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posted: 10/4/2010 12:01 AM

Looking at the art behind those political ads, mailers

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  • Experts say there's art behind political ads and mailers this campaign season. While Democrats are pointing to Republican opponents' character flaws, Republicans are hammering Democrats' voting record and alleging ties to Illinois corruption.

      Experts say there's art behind political ads and mailers this campaign season. While Democrats are pointing to Republican opponents' character flaws, Republicans are hammering Democrats' voting record and alleging ties to Illinois corruption.
    Jeff Knox | Staff Photographer

 
By Kerry Lester

There's the Americana theme, looking back to a simpler, more stable time. Others are downright creepy -- with ghoulish looking characters leaping off the page and screen. The most popular kind pack a below-the-belt punch.

We're not talking fall greeting cards here, but campaign advertisements.

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With a month to go until the Nov. 2 election, suburbanites' mailboxes are being stuffed by the day with glossies selling the merits of some candidates and, more often, pointing out the drawbacks of others.

Democrats and Republicans, fighting for control of both the General Assembly and Congress, view the suburbs as a key battleground.

Both parties are utilizing distinct strategies to sway voters and drive them to the voting booths.

As Republicans, fighting to regain seats, are highlighting Democratic incumbents' voting records and ties to Illinois corruption, Democrats are attacking their challengers' character, using the rare positive ad to highlight recent legislative action on ethics and pension reform.

Bringing to mind champion boxer Muhammad Ali's famous 'float like a butterfly, sting like a bee,' mantra, each side must choose its punches carefully, says Matt Streb, a political science professor at Northern Illinois University in DeKalb who studies voter behavior.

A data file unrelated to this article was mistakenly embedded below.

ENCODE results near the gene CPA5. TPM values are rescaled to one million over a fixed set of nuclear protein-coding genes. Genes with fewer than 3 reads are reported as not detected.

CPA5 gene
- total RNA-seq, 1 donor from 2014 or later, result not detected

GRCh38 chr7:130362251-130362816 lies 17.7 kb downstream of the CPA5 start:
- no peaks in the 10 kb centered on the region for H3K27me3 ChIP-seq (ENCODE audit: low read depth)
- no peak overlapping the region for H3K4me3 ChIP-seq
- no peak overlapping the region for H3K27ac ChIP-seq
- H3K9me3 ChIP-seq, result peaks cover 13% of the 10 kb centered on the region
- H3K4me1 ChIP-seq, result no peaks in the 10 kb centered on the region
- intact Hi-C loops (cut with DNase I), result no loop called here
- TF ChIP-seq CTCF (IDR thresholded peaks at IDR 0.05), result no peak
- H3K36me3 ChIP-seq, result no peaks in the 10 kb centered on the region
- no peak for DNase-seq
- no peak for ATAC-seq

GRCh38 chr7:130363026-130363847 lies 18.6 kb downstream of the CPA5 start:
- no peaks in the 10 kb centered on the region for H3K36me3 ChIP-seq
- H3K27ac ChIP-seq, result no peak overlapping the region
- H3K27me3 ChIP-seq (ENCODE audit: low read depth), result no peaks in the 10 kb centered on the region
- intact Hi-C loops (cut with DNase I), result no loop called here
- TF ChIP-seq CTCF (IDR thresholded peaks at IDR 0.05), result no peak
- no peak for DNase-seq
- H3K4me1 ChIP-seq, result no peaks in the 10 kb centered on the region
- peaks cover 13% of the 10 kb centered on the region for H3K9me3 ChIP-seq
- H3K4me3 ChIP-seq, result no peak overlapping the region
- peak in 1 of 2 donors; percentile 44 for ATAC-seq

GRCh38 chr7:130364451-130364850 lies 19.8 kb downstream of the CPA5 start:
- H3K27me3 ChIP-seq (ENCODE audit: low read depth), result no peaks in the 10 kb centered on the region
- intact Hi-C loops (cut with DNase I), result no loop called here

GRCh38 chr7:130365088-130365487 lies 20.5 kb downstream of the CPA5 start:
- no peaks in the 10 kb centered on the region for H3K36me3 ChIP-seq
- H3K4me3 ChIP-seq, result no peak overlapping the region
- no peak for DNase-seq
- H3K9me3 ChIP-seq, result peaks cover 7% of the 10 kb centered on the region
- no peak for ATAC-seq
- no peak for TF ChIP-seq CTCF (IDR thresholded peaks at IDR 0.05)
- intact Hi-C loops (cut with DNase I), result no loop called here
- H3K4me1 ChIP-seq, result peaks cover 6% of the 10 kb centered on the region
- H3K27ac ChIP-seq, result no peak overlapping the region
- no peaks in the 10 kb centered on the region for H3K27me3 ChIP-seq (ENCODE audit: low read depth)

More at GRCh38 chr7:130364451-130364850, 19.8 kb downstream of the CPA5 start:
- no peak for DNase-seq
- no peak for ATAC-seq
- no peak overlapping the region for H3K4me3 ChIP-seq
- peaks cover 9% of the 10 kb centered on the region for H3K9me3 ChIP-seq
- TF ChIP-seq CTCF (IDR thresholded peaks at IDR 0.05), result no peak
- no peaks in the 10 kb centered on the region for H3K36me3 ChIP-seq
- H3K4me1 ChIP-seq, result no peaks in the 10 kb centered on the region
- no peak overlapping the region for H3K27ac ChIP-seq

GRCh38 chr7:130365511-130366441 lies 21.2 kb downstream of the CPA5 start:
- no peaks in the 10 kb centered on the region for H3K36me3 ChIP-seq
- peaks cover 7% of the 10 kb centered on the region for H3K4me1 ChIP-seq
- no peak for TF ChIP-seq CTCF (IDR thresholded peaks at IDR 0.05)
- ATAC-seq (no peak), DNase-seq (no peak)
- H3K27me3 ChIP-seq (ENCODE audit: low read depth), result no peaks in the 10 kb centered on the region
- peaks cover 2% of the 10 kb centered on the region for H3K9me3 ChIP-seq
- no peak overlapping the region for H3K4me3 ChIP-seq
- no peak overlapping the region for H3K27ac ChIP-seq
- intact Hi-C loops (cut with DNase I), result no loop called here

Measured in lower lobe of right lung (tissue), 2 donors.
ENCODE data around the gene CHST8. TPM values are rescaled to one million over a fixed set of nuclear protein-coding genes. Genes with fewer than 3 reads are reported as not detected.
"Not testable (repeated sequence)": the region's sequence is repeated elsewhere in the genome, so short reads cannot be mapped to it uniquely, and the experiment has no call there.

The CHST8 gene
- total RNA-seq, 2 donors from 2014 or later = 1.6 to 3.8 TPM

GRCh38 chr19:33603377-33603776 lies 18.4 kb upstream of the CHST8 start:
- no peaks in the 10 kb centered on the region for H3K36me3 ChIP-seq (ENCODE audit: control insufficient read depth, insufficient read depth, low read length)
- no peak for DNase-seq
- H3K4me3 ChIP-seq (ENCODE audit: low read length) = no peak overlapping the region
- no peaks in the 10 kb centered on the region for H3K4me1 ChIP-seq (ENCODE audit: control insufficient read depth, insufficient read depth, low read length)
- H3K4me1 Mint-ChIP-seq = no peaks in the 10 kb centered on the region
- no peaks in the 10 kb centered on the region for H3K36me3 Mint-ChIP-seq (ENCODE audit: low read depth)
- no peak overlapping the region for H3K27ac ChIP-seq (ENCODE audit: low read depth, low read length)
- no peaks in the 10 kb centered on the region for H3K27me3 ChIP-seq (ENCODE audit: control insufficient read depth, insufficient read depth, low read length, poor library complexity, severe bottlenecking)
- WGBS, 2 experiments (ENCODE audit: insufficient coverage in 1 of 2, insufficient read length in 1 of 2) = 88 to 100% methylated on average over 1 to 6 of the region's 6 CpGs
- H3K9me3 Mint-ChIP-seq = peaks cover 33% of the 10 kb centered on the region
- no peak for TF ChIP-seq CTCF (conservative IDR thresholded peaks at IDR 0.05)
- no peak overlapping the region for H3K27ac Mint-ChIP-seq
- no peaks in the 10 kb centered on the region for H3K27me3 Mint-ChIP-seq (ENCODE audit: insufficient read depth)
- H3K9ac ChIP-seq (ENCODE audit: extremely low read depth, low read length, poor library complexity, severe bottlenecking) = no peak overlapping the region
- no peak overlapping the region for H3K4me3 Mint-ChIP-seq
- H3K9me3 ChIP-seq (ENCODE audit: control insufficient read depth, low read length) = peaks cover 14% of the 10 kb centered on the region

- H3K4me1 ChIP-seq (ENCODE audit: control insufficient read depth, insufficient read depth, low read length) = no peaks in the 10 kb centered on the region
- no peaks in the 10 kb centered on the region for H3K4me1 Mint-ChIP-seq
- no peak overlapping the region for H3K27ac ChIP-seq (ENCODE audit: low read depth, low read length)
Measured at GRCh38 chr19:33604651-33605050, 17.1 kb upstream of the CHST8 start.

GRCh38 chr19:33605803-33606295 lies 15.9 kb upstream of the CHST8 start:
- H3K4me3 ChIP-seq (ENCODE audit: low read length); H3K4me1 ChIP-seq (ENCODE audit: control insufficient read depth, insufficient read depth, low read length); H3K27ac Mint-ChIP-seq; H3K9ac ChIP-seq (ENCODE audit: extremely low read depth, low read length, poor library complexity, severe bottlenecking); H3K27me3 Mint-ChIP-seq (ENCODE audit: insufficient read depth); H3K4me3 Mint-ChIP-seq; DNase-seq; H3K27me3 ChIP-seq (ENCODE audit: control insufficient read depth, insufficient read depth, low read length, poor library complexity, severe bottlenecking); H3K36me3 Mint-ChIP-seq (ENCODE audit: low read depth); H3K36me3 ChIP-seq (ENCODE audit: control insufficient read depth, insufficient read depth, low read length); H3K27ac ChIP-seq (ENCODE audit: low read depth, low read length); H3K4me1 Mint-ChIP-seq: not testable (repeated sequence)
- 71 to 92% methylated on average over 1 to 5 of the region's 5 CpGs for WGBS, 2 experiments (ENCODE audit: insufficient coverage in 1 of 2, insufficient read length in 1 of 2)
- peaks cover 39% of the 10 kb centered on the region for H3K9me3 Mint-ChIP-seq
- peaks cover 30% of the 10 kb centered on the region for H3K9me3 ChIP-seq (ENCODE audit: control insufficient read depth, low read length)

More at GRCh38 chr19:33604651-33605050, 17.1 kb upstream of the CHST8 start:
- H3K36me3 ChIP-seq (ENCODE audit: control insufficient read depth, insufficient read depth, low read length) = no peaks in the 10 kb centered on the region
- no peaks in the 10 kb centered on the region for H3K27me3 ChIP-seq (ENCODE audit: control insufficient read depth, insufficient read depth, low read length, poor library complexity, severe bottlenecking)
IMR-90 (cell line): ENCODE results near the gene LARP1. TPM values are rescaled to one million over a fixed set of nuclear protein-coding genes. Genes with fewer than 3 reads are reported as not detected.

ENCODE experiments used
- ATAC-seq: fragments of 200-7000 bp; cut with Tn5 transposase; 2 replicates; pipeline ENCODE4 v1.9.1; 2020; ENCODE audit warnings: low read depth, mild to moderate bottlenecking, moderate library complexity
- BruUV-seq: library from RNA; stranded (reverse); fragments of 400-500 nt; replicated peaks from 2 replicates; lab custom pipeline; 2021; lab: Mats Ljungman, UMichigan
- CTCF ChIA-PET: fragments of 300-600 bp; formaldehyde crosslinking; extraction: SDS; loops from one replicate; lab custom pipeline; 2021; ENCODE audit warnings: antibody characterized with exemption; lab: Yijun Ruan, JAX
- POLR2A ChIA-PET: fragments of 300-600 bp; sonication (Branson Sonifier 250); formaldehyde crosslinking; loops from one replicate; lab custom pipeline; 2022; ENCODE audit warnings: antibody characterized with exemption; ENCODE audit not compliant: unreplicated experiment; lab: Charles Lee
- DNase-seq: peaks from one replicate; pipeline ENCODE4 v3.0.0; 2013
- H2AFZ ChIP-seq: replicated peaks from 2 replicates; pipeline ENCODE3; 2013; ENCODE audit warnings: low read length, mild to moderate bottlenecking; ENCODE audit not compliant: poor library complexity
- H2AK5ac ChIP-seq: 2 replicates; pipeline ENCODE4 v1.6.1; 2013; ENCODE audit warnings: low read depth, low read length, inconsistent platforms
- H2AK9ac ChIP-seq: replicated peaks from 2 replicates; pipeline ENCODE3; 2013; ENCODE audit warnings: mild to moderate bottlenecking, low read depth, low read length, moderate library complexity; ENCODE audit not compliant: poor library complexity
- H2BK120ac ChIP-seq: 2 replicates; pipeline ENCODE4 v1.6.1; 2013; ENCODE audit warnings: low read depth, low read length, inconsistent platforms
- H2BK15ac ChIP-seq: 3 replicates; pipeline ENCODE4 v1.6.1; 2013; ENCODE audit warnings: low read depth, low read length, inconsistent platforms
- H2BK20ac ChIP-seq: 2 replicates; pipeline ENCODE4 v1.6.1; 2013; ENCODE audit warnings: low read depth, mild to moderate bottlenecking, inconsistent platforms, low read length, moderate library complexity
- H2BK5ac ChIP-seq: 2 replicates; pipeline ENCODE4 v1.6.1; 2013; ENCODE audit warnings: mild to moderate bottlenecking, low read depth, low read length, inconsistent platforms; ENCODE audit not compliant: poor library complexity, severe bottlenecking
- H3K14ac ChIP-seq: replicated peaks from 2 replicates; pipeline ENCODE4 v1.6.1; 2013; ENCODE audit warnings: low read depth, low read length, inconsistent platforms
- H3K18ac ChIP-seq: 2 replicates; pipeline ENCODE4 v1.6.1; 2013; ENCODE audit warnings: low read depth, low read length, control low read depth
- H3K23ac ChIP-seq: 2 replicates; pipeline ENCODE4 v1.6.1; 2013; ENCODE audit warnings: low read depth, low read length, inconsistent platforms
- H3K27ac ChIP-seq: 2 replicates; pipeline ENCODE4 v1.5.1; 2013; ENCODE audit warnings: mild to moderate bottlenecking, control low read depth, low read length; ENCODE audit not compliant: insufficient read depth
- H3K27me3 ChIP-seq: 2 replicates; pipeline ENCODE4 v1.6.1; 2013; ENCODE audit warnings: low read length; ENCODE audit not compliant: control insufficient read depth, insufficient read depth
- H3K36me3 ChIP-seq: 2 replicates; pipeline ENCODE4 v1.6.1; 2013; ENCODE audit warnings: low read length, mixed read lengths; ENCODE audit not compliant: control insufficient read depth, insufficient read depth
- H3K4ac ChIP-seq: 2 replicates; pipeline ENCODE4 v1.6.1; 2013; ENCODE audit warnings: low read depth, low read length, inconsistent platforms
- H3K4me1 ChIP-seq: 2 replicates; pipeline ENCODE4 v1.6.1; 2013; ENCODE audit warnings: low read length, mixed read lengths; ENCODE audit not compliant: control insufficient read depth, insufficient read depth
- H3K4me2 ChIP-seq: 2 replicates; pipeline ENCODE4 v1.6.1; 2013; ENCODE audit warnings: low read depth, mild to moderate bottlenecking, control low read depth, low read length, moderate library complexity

"A fair amount of evidence indicates negative ads don't decrease turnout. If anything, they have an effective spark in turnout, until you cross that threshold. If it gets too negative, then that might push people over the edge."

Ads gleaned from mailboxes across Cook, Kane, McHenry, Lake and DuPage counties show where various candidates' campaign strategies are landing on that spectrum.

• A grim-looking 43rd state Rep. Keith Farnham, an Elgin Democrat, is pictured holding two large black trash bags, one labeled "Blagojevich" and the other "politics as usual." Springfield, Farnham says, "needs more guys willing to take out the trash."

• Mark Walker, Democratic state representative in the 66th District, which includes parts of Mount Prospect, Arlington Heights and Elk Grove Village, recently unleashed a black, white and red mailer ripping Republican opponent David Harris' (who served as a lawmaker in the 1980s and 90s) voting record on child pornography and jail sentences for sexual predators. Harris "has a shameful voting record when it comes to stopping the sexual abuse and exploitation of children," it claims.

Harris fired back with a mailer calling Walker's "distortions" a product of Democratic Party Chairman Michael Madigan's "Democrat Machine." Harris, President George W. Bush's former point person on Iraq, is quoted as saying, "I was issued body armor for protection. I never thought I would need it at home."

• Randy Hultgren, Republican challenger in the 14th Congressional District, last week unveiled a new TV commercial suggesting Democratic incumbent Bill Foster votes the Democratic Party line 93 percent of the time. "Look what they've done. A failed stimulus, a trillion-dollar government takeover of health care, and what do we have to show for it? Fewer jobs."

Foster responded with an ad accusing Republican Hultgren's investment firm of being among those that ignited the housing crisis and then profiting from government bailouts.